the best villains have a dynamic that’s only a hair removed from a hero

    Hair, you say?

  15. Villains seem to have more interesting character motivations. They do more to drive the plot forward, and they have more room for style.

    Heroic motivations often feel generic and forced. There are so many stories that amount to, “Billy McGuffin is threatened/was hurt? I will do anything to save/avenge him!”

    Villains, on the other hand, seem more likely to want something that’s intimately tied to the plot.

    Then, interesting decisions are often left up to the villains. There are tons of ways to construct a great scheme/heist/crime, but only a couple ways to bring them down.

    And, the fact that heroes are often written as underdogs means that they can’t ‘waste’ energy on style. James Bond is just trying to survive. But a Bond villain has enough cash and confidence that they can build a moon base or learn to kill people using hats.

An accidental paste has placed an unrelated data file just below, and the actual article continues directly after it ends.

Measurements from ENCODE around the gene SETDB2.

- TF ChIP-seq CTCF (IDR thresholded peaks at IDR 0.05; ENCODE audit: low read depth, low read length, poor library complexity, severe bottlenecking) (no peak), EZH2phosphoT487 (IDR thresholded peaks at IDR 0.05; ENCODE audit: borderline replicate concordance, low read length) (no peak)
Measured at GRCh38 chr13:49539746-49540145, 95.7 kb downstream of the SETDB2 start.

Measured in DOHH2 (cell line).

16. What a curious phrase ‘charismatic figures’ is for those “malevolent fictional characters” − ‘charis’ is from the Greek word-concept for ‘received graciously’? But your question is good. What is it about my psyche that promotes sympathy for someone who wishes evil on another and who acts on his wishes?

    As per my anamnesis, I started to like the Terminator when he yelled at the knock on the door “Fuck off, buddy” or something like that. There have been times when I wanted to do that sort of thing. Is that ‘It’?

  17. Well, ‘charismatic’ refers more to ‘charisma’ in its modern definition, not ‘charis’, so it’s not as problematic.

  18. Words are like bad memories. You cannot control whence they come.

  19. Great question.

    Drew Hardies made a great point. Villains generally want to change the world in some way, which gives us an insight into their motivations, and requires them to be – to a greater or lesser extent – clever, imaginative and driven.